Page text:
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China's party-business ties grow

China's rapid economic growth has created huge companies, but most of them are owned by the state.

Now the Communist Party is embracing businessmen in its drive to modernise the country - but it faces growing accusations of corruption.

In the provincial town of Liuzhou, 1,200 miles south of Shanghai near the Vietnamese border, town officials held a banquet for GM executives and journalists to celebrate GM's investment in a new engine plant at formerly state-owned Wuling, China's leading maker of small minivans.

Leading the toasts was Liuzhou's most important official, who hailed GM's investment and hoped that more multinationals would invest in Guangxi Province to help boost people's standard of living.

That toastmaster, however, was the head of the province's Communist Party, who is in a battle to gain a growing share of China's booming car industry.

In September, he won a significant victory, when the government named Liuzhou as one of four "designated secondary centres" for the production of auto spare parts - a fast-growing segment of the Chinese auto industry.

State-directed capitalism

The auto industry encapsulates all the strengths and weaknesses of China's state-directed capitalism.

Car production in China is growing so rapidly that it is set to overtake the US within a decade as the world's largest market, and multinationals are flooding in to invest.

But all foreign multinationals must find a Chinese joint-venture company, which takes a majority stake in the business, and nearly all these Chinese companies are state-owned.

In Shanghai, GM was lucky to find Shanghai Automotive (SAIC), China's largest car company, as its partner.

As SAIC was owned by the Shanghai municipal government, it found no difficulty in finding new sites to expand its business in the new Pudong district.

And it had no problems getting suppliers - as the government even owned its own parts company.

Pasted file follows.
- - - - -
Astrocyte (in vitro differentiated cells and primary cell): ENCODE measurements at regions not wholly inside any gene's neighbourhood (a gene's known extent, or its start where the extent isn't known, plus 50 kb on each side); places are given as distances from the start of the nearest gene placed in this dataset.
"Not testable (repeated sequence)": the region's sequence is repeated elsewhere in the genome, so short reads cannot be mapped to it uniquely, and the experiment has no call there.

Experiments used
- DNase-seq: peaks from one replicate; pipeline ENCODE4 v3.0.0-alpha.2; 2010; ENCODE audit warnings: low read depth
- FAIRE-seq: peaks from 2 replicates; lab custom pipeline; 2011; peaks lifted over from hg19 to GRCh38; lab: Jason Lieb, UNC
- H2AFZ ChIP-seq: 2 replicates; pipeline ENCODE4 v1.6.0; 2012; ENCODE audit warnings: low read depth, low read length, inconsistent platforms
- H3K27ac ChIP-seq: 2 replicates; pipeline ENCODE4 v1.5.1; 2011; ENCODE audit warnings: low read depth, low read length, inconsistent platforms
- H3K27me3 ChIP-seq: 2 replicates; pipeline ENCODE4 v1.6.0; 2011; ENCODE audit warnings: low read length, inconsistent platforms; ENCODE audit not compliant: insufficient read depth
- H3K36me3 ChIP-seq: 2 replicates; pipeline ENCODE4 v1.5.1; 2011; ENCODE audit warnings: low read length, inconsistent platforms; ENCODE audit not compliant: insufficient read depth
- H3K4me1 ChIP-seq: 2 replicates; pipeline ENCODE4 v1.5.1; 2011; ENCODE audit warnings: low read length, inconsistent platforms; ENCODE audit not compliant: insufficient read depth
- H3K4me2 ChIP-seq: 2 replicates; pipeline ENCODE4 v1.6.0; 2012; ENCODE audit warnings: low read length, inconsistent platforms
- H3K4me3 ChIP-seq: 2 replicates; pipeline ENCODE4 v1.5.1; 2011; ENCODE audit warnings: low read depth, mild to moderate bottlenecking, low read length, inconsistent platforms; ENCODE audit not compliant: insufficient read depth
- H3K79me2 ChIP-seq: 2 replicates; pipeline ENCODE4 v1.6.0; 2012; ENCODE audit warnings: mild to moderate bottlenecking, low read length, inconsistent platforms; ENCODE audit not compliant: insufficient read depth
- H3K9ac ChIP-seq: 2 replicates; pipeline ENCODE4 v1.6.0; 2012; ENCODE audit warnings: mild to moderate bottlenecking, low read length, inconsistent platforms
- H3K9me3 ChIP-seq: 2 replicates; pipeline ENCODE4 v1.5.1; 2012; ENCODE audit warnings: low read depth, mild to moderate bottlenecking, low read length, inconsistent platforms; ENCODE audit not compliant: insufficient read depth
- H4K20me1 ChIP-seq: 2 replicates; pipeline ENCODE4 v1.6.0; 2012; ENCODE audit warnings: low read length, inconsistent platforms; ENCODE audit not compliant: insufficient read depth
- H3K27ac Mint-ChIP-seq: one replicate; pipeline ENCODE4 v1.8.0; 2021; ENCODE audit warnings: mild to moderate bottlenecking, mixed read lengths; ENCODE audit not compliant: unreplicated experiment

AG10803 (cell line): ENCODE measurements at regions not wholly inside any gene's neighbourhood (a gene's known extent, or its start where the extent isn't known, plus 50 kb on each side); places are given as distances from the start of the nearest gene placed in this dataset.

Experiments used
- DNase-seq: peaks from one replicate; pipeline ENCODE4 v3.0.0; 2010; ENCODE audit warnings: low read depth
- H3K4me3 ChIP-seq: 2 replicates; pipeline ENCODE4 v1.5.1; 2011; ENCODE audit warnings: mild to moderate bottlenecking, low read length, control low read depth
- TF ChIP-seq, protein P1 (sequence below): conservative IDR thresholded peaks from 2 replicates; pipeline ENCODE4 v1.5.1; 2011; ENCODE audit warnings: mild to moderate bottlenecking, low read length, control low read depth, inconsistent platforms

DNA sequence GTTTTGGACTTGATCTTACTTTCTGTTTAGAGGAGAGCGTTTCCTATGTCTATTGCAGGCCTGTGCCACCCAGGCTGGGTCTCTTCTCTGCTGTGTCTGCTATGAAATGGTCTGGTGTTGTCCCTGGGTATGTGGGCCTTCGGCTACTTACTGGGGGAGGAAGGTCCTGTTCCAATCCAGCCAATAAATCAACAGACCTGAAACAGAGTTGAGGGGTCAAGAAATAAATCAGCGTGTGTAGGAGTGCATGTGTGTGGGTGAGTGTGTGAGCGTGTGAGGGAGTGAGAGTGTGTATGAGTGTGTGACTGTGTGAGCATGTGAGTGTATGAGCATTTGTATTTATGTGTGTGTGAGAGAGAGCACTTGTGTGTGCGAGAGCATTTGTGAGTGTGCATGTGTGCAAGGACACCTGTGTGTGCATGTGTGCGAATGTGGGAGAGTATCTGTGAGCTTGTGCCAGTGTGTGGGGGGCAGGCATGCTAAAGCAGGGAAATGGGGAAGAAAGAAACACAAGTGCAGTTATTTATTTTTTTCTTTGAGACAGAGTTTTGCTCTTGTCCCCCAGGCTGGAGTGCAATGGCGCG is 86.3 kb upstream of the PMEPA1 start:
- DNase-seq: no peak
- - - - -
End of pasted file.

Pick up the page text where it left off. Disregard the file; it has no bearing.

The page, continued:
The Shanghai government was also instrumental in helping the other early investor in Shanghai Automotive, Volkswagen, with its markets. All 20,000 municipal taxis in Shanghai are Volkswagens and made locally.

In return for its help, the government requires foreign car companies to share their modern technology with the state companies, thus helping them modernise both the production line and introduce new equipment in the cars.

GM has no regrets about its relationship with a state-run, party-controlled business.

GM boss Rick Wagoner says the Chinese managers have a "very professional" approach and that GM has benefited from party backing in smoothing the way for it to produce in China.

Uncontrolled expansion

The symbiotic relationship between foreign multinationals and local party officials also applies even more to overseas Chinese businessmen, who are being enticed to invest back in the mainland.

Much of Shanghai's property boom has been fuelled by Hong Kong Chinese investors, who have built many of the huge shopping malls and skyscrapers that have transformed the city.

And as the Chinese government owns all the land in the city, property developers are sold mere leases, which are auctioned off to the highest bidder.

The profits from the sales go to the municipal government, which has used the money to build the vast new infrastructure of roads, ports, airports and 12 underground lines which has transformed the city.